Africa: Boko Haram releases 82 of the Chibok schoolgirls it abducted in 2014; UNICEF and UNHCR warn that conflict has displaced over two million children in South Sudan.
Americas: Trump’s controversial healthcare bill narrowly passes vote in US House of Representatives; Civil unrest continues in Venezuela after president signs executive order setting outs plans to rewrite country’s constitution.
Asia-Pacific: North Korea accuses South Korea and CIA of attempting to assassinate Kim Jong-un; Vietnam’s Communist Party sacks senior politburo member over ‘serious violations’ at state energy company.
Europe and Central Asia: Emmanuel Macron wins French presidential election; Head of Islamic State in Afghanistan killed in joint US-Afghan special forces operation.
Middle East and North Africa: More than 20 countries begin the military exercise Eager Lion in Jordan; Ruling National Liberation Front wins continued majority in parliamentary elections in Algeria.
Boko Haram released 82 hostages on 6 May. They are some of the remaining 195 girls from the 276 that Boko Haram abducted from their school in Chibok in northeastern Nigeria in 2014. The 82 girls are the largest single group that Boko Haram has released since the kidnappings. The governments of Nigeria and Switzerland, the International Committee of the Rd Cross and a number of local NGOs negotiated the release with the militant group. The Nigerian government released an unknown number of Boko Haram suspects in return. Negotiations over the remaining 100 or so missing girls will now likely continue, though Boko Haram will likely continue to keep a significant number hostage as bargaining chips as Nigerian Army operations and regional efforts continue to weaken the militant group.
The UN children’s fund, UNICEF, and refugee agency, UNHCR, have warned that conflict in South Sudan has displaced over two million children. It is thought that children make up 62% of the 1.8 million people arriving in neighbouring countries as well as a further one million of those people displaced within South Sudan. The country has been split since the civil war between forces loyal to the president, Salva Kiir, and rebels led by former vice-president Riek Machar began in December 2013. South Sudan is also at high risk of famine, particularly in Koch county, with around 100,000 people currently suffering and one million at risk according to the Famine Early Warning Systems Network. Despite Kiir’s promise of a unilateral truce in April, a ceasefire is yet to be implemented. Without a ceasefire, the number of children in South Sudan displaced by both famine and fighting is highly likely to increase.The number of children in South Sudan displaced by both famine and fighting is highly likely to increaseClick To Tweet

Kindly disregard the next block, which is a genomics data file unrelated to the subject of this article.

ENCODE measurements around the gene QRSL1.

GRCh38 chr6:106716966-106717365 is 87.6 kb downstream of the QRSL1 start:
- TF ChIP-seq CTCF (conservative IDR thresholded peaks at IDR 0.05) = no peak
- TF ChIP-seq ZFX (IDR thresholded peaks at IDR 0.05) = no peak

On 4 May, the US House of Representatives passed a controversial healthcare bill, the American Health Care Act (AHCA), also known as ‘Trumpcare’. The Act aims to fulfil Donald Trump’s pledge to repeal and replace Obamacare, which was designed to extend health insurance coverage to some of the US population who lack it. However, Republicans are ideologically opposed to what they claim is unwarranted state intrusion. Republicans secured only a narrow victory in the lower chamber, with the bill being passed by 217 votes to 213, only a single vote more than the 216 votes that were needed, and with no Democrats voting in favour. Nonetheless, Trump will see this as a significant victory after the embarrassing setback suffered in March when the original version of the bill was withdrawn after it became clear the House would reject it. The AHCA has now been sent to the Senate, where the Republicans also hold a majority, though many Democratic senators have signalled that they will fight the bill. If passed, the AHCA will affect the poorest and most vulnerable segments of American society.
Unrest continues in Venezuela following weeks of protests directed against Venezuela’s president, Nicolás Maduro. The president further angered his opponents last week with an executive order that sets outs plans for a 500-member assembly to be formed to rewrite the country’s constitution. On 6 May, a women’s march took place in the capital city, Caracas, in protest at the president’s constitutional manoeuver and the government’s continued crackdown and disregard for civil liberties. It is likely that Maduro is using the appearance of democratic consultation on the constitution as a means to delay both regional and presidential elections planned for the ends of this year and next year respectively. Further rallies have been scheduled for this week, with protesters set to march on ministries, the supreme court and other official buildings. It is highly likely that both Maduro’s attempts to extend the executive’s powers and the serious civil unrest in response will continue.
On 5 May, North Korea accused South Korea and the CIA of attempting to assassinate the North Korean leader, Kim Jong-un. Neither the United States nor South Korea has commented on the supposed plot, but there is considerable doubt over whether the threat was real or was fabricated by North Korea. The day after the announcement, the North Korean authorities arrested a US citizen who worked at Pyongyang University of Science and Technology (PUST). Kim Hak-song was detained for ‘hostile acts’ against the state. It is unclear whether or not the arrest is linked to the ‘foiled plan’. The United States has said that it is aware of the situation and has representatives at the Swedish embassy in Pyongyang looking into the matter. Kim is now one of four US citizens being held by Pyongyang. It is likely that he will be sentenced to hard labour and later used as a bargaining chip if tensions continue to rise with North Korea’s neighbours and the United States over its nuclear programme.